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The world is a place of wonder to a child, seen up close and through eyes alight with the joy of discovery. They are aware of every leaf and feather…every experience is new and full of potential. As adults, we tend to lose that capacity for wonder for the most part. The cares that hang heavy on our responsible shoulders can drag our eyes away from the wider vista of possibility to focus so closely on the task in hand that the magic of the world around us escapes our attention.

It doesn’t take much, though, to reanimate the heart of wonder. Just a simple walk in the woods and fields, a moment lying on the grass watching the play of light on a beetle’s wing the iridescence of a starling’s plumage…  or to stand on a hilltop and see the counterpane of fields far below. Getting out into the natural world seems to recharge our ability to see, feel and marvel at the beauties and little miracles around us, but the charge is easily depleted again when we return to the everyday world of work and need. It doesn’t take much, though, to renew the contract with wonder that we are given as children and bring that feeling home with us, keeping the eyes awake to the everyday magic of the world in which we live.

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Quest for a Quest: The Initiate’s Story

Aylesbury, Buckinghamshire

17-19 April 2020

There are mysteries just beyond the doorstep, sacred places and hidden stories in every landscape. From the five thousand-year-old track that once crossed the country to the enigma of the secret orders that have hidden their true purposes behind sanctity or debauchery, the landscape of rural Buckinghamshire abounds in unsolved riddles.

Join us as we ask why a medieval church was built upon the site of a prehistoric settlement… Why Sir Francis Dashwood and the Hellfire Club met beneath a sacred hill… and how the landscape beyond your threshold can open the door to adventure.

The weekend will be based around Aylesbury, Buckinghamshire, and runs from Friday afternoon to early Sunday afternoon, and costs £75 per person. There will be a moderate amount of walking across field paths.

se2020

Meals and accommodation are not included in the price and should be booked separately by all attendees. Meals are often taken together at a local pub or café. For those arriving by public transport, we are able to offer a limited number of places in shared vehicles; please let us know if this would be required.

Contact us at Rivingtide@gmail.com for more details. Click below to
Download our Events Booking Form – pdf

Hill-of-the-Buried-Sun…

*

…It was, after all, rather disconcerting to be thus accosted by a total stranger…

*

“Does this count?” he demanded, ferociously,

and pushed an admittedly intriguing photograph across the bar at us.

“Does that count as what?”

*

“One of them ‘Black’ places”

“Well, it might do, what is it?”

*

“It’s one of them there mounds.”

“Is it really, it looks just like a pyramid of light?”

*

“That’s why I was thinking it might count.”

“Strictly speaking, in order ‘to count’ it would have to be called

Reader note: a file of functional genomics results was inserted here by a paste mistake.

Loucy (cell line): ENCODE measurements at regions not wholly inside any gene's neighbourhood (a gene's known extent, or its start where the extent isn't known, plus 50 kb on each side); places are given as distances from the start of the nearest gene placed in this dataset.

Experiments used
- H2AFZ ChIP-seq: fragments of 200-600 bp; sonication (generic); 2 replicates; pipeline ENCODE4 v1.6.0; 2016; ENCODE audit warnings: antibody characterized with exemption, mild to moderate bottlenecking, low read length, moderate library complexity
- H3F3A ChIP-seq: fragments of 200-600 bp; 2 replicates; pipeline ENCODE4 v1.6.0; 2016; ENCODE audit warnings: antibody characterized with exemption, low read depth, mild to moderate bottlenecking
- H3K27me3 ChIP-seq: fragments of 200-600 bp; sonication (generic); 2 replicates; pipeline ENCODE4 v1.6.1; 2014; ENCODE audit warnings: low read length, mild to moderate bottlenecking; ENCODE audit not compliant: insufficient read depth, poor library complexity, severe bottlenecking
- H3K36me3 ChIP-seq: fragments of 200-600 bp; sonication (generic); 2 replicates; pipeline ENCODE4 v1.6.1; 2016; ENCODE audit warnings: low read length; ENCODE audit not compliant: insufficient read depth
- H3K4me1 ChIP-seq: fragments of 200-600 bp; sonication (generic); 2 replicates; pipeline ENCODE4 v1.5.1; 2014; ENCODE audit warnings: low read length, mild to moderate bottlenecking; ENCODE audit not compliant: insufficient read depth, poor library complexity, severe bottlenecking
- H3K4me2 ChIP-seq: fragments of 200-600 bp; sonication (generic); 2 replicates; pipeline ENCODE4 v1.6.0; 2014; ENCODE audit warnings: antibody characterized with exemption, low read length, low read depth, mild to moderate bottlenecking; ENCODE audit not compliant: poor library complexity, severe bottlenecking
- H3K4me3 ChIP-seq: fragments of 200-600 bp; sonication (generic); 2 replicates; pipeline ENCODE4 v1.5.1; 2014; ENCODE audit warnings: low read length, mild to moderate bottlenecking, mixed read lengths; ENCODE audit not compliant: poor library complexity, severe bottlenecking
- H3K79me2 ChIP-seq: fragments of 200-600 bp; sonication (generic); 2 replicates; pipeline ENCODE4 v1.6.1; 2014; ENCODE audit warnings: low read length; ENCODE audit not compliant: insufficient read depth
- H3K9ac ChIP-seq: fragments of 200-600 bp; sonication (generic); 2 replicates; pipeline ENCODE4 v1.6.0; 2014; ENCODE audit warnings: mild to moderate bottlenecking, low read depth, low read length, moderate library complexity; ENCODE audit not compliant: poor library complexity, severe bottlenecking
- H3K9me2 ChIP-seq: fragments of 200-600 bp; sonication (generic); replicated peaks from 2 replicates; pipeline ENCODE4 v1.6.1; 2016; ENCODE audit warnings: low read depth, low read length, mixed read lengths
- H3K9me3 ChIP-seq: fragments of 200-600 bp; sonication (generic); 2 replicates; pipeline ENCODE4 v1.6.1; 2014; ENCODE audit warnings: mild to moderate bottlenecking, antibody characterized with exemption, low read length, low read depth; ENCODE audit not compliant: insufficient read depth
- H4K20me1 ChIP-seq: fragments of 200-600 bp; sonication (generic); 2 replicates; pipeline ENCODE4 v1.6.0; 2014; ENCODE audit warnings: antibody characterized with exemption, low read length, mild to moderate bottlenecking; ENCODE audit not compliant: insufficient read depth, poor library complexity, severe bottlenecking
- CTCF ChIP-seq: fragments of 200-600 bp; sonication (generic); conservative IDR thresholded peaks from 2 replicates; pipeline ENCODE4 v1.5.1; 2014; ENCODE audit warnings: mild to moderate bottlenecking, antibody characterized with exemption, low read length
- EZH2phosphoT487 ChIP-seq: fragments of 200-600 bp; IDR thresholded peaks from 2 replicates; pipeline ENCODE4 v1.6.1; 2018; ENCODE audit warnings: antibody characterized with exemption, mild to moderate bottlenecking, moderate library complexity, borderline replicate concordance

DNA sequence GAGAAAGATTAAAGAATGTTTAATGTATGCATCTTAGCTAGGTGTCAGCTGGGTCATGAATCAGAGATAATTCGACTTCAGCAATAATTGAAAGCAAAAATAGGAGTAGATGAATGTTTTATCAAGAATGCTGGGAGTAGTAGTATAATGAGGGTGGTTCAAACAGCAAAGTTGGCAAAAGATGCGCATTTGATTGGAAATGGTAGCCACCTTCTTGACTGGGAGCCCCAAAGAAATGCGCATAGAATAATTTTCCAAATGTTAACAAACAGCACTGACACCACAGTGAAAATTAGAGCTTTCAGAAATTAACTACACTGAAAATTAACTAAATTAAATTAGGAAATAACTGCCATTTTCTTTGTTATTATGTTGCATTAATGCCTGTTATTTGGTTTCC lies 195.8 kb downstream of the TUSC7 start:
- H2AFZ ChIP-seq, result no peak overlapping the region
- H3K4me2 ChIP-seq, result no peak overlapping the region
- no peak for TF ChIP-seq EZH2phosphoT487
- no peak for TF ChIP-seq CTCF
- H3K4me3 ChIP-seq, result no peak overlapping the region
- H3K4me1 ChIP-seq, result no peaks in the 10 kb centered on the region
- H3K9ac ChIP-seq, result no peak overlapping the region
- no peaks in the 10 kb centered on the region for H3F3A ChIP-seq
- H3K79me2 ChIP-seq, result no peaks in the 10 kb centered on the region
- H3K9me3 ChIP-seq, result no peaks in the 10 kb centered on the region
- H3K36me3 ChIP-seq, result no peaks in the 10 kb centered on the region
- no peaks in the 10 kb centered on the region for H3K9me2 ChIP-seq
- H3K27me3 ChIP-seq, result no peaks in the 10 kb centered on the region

‘Black-something’ or ‘Something-black’. Does it have a name?”

*

“Oh aye, it’s got a name alright.”

“And that name is?”

“Silbury Hill!”

*

And at that, the Red-Lion, or so it seemed to us,

burst into a collective paroxysm of laughter…

*

Hidden Avebury: Seeking the Unseen

Avebury, Wiltshire

12th – 14th June, 2020

*

A Living Land Workshop

Almost everyone knows of Avebury, the great stone circle within which a village was built. A World Heritage site and one of the most incredible sacred complexes of prehistory, it is justly famous for its beauty and mystery. The site attracts hundreds of thousands of visitors every year but while most simply walk in awe amongst the majestic standing stones of the Circle and Avenue, there is far more to discover for those who will walk the paths less travelled.

Join us in June, 2020, as we explore some of the hidden corners of this amazing landscape, ranging beyond the boundaries of the Circle to seek a deeper understanding of what our ancestors hoped to touch by building this earthly temple to the stars.

Based in the landscape around Avebury and beyond, this weekend will entail some relatively easy walking. There will be time during the weekend to explore Avebury and its stones.

The weekend runs from Friday afternoon to early Sunday afternoon, and costs £75 per person. Meals and accommodation are not included in the price and should be booked separately by all attendees. Meals are often taken together at a local pub or café. For those arriving by public transport, we are able to offer a limited number of places in shared vehicles; please let us know if this would be required.

Click below to
Download our Events Booking Form – pdf

For further details or to reserve your place: rivingtide@gmail.com

The Incomparable Comper…

*

…The nearest church is St Nicholas’ of Great Kimble so we head off there.

“Why blue specifically do you think?”

“Well, we’re sort of assuming that it’s a healing energy but if we follow the Theosophists then I suppose it could be devotional.”

“And what are we expecting at St Nicholas’s?”

“To be honest I’ll be surprised if there is anything.”

“What, nothing at all?”

“We were given Our Blue Chapel, remember and I just think that it is special.”

“Well it certainly feels special but it will not be the only church built on an old site, I mean it went out as a definitive edict, to ensure the populace kept coming to the old sites they built their churches on top of them.”

“It very much depends on what has happened in the meantime.”